According shortage is one of the problems which require

to Wonduante(2007), sustainable provision of adequate and safe drinking water
is the most important of all public services. It is one of the essential
necessities of life next to oxygen. Anything that disturbs the sustainable
provision and supply of water therefore, tends to disturb  the very survival of humanity. Water is the
very basis for sustenance of life. The importance of water is not only attached
to the drinking but also to cooking, bathing, washing and other activities.
Where provisions for water and sanitation are inadequate, the diseases that
arise from contaminated water, food and hands are among the world’s leading
causes of premature death and serious illness (Yewondossen (2012). There are
serious constraints to meeting  the
challenge to provide adequate water for all urban dwellers. Water supply
shortage is one of the problems which require greater attention and action.
Various strategies are always being developed to make water accessible to all
inhabitants. However, due to insufficient infrastructures coupled with rapid
population growth and urbanization, the gap between demand and supply of water
continues to widen in most of
developing countries..


to the report of CO-water international (2008) in Africa, the  water sector is vulnerable to corruption for
several reasons. the existence of numerous agencies, actors and government
institutions in a single sector blurs lines of accountability and reduce
transparency; the water sector involves the procurement of significant
qualities of goods with large volumes of public money; informal service
providers less subject to official oversight mechanisms play a key role in
service delivery and the widespread presence of monopolies promotes unfair or
discretionary business practices. Besides, informal providers, often vulnerable
to corruption, also play a key role in service delivery. Lui(1985) indicated
that the sector is characterized by wide spread financial disorder, few service
providers are accountable to their customers and financial management is not transparent. Among the many challenges
facing public service institutions in developing countries, corruption remains
one of the most pervasive and the least confronted. Historically, donor
agencies and their clients accepted the inevitability of corruption in public
service delivery; it was at worst a necessary evil and at best the ‘grease”
essential to move the wheels of economic development. For the past three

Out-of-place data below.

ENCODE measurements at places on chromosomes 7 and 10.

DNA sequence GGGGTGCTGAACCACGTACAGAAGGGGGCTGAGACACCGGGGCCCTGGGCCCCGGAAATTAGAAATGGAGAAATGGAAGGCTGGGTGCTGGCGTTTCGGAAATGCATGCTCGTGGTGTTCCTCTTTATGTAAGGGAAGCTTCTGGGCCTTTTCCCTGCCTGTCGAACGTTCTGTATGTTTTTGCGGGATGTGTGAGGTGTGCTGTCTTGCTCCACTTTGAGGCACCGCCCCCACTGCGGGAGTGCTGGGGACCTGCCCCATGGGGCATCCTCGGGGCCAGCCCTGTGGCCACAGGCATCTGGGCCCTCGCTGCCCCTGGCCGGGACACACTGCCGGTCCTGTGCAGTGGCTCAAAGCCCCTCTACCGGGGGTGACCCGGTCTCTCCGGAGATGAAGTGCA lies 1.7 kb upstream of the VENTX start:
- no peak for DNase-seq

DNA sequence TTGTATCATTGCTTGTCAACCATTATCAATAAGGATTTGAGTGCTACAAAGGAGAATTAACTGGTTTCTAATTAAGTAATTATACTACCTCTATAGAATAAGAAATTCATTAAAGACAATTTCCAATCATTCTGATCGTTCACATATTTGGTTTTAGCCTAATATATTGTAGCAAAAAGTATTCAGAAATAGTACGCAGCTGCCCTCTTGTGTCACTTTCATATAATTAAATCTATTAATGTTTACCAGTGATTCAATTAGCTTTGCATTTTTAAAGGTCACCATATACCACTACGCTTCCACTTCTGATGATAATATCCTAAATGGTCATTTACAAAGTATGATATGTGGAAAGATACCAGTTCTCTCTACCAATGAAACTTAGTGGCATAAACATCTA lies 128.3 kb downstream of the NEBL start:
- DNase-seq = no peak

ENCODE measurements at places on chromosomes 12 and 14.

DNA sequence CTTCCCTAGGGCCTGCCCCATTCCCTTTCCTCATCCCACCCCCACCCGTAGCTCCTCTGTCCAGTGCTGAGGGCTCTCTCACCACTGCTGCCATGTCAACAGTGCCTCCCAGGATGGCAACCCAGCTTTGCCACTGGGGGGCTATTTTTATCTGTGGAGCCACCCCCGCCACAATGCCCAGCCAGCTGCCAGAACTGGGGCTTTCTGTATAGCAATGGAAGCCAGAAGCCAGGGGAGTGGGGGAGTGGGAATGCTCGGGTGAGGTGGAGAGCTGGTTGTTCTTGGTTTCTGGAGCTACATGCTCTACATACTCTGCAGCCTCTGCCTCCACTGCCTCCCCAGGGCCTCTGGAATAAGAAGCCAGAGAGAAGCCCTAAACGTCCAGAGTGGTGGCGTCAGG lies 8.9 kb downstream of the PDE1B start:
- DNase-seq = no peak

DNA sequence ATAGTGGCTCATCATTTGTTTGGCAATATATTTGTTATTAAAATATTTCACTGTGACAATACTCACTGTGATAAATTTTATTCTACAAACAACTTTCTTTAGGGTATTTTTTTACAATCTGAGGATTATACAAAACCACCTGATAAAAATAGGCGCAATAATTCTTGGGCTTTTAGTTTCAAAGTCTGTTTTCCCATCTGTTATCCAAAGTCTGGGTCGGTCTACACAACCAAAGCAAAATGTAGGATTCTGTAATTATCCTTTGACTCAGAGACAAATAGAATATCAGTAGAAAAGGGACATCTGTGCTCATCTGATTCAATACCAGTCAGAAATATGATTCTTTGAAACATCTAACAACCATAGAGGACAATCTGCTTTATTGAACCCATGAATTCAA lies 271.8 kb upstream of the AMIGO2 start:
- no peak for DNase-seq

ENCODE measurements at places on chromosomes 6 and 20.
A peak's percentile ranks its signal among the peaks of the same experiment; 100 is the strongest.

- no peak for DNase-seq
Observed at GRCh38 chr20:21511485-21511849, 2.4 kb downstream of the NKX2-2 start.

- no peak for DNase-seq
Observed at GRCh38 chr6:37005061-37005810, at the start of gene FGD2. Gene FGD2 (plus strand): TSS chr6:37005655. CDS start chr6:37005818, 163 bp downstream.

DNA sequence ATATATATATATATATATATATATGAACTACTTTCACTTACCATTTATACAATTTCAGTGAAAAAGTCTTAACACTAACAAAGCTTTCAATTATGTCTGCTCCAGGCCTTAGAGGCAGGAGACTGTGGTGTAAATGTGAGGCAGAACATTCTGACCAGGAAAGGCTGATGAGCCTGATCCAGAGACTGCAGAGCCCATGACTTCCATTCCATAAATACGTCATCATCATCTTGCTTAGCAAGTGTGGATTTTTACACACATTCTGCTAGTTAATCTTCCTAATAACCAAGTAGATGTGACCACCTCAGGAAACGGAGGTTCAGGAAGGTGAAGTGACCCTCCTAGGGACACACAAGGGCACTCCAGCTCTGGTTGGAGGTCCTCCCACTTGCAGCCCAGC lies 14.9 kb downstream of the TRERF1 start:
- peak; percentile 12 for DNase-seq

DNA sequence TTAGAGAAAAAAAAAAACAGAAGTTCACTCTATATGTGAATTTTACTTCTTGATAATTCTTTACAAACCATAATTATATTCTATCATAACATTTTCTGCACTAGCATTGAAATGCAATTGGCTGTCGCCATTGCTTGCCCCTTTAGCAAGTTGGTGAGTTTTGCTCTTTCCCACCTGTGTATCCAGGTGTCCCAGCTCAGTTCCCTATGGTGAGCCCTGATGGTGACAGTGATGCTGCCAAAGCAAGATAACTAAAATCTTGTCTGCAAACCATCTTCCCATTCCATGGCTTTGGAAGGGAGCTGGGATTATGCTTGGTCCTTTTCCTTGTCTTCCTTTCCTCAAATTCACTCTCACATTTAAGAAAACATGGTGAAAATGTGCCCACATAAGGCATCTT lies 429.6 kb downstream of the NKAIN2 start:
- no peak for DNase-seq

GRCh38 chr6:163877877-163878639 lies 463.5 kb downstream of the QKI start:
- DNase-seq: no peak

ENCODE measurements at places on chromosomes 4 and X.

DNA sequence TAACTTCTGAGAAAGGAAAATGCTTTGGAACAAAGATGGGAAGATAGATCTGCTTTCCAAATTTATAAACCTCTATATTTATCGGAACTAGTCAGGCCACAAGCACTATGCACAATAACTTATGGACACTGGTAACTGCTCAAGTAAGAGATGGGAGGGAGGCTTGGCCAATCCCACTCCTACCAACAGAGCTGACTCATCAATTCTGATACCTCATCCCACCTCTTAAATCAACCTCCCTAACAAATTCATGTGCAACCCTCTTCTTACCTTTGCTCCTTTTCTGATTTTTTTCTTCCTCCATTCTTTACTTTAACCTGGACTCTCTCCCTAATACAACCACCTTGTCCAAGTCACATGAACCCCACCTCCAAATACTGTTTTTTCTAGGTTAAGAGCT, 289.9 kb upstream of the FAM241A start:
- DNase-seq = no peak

decades a substantial number of governments, donors and NGOs have focused
efforts on a range of institutional, financial, technical and social
interventions aimed at bringing about much-needed improvements in the delivery
of water and sanitation services in rural and urban areas in

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countries. Recognizing the impacts of low levels of access for the poor,
approaches have become increasingly targeted and service-oriented: responding
to demand from users, identifying entry points with clients, reacting to
signals in a developing water and sanitation market, and of course steering
this course with the flow of donor funding. In more recent years, according to
Plummer(2006), governments have embarked upon a process of establishing road
maps (action plans) that plot the long paths of 
sector reform  and service
improvement  needed  to 
meet the Millennium
Development Goals (MDGs). In a number of well-performing states, it looks like
steady progress is being made.


et al.(2008) asserted that key drivers of corruption in Ethiopia water and
sanitation sector are poor governance, lack 
of accountability and transparency, low levels of democratic culture and
traditions, lack  of citizen
participation, lack of clear regulations and authorization, low level of
institutional control extreme poverty
and inequity and centralization of authorities and resources etc .

R.(1999) identified that Ethiopia has been trying to supply potable water to
its population, without great success, for more than a century, while water for
agricultural use has attracted high levels of investment, water resource
management for domestic supply has been relatively neglected, especially before
the post imperial period, even today, rural water supply programs, which affect
the majority at the country’s population have not been given sufficient


concluded that Ethiopia is committed through its universal access plan (UAP) to
reaching full covering in WASH service by 2012.this will be achieved in parallel
with and based up on a process decentralization of a range of a state provided
services, a decentralization  process
based in part up on its federal nature, and in part a desire to make service
delivery more equitable, efficient and effective. The twin pressure of
decentralization and the ambitions targets at UAP are resulting in arrange at
pressing challenge for stakeholders at all levels and scale-form the region
down to the local level. Modern
water development schemes are relatively recent phenomenon in Ethiopia. The
imperial government took the first initiatives in water resource development in
the second half of the 1950. Large scale water projects for agriculture purpose
and power generation

in the Awash valley as part of the agro industrial enterprises that were
expanding in that area .these developments subsequently spread to the rift
valley and the Wabe Shebelle basin.

other issue inviting attention in water supply and sanitation sector in
Ethiopia in general and the case area Aletawondo town in particular is
characterized by service deficiency of

infrastructure as well as by inadequate management capacity to handle policy


issues and to plan, operate and maintain the service. Inadequate production,
together with inequitable distribution system and low quality of water
influence the well- being of people in particular and the socio-economic
condition of urban areas in general.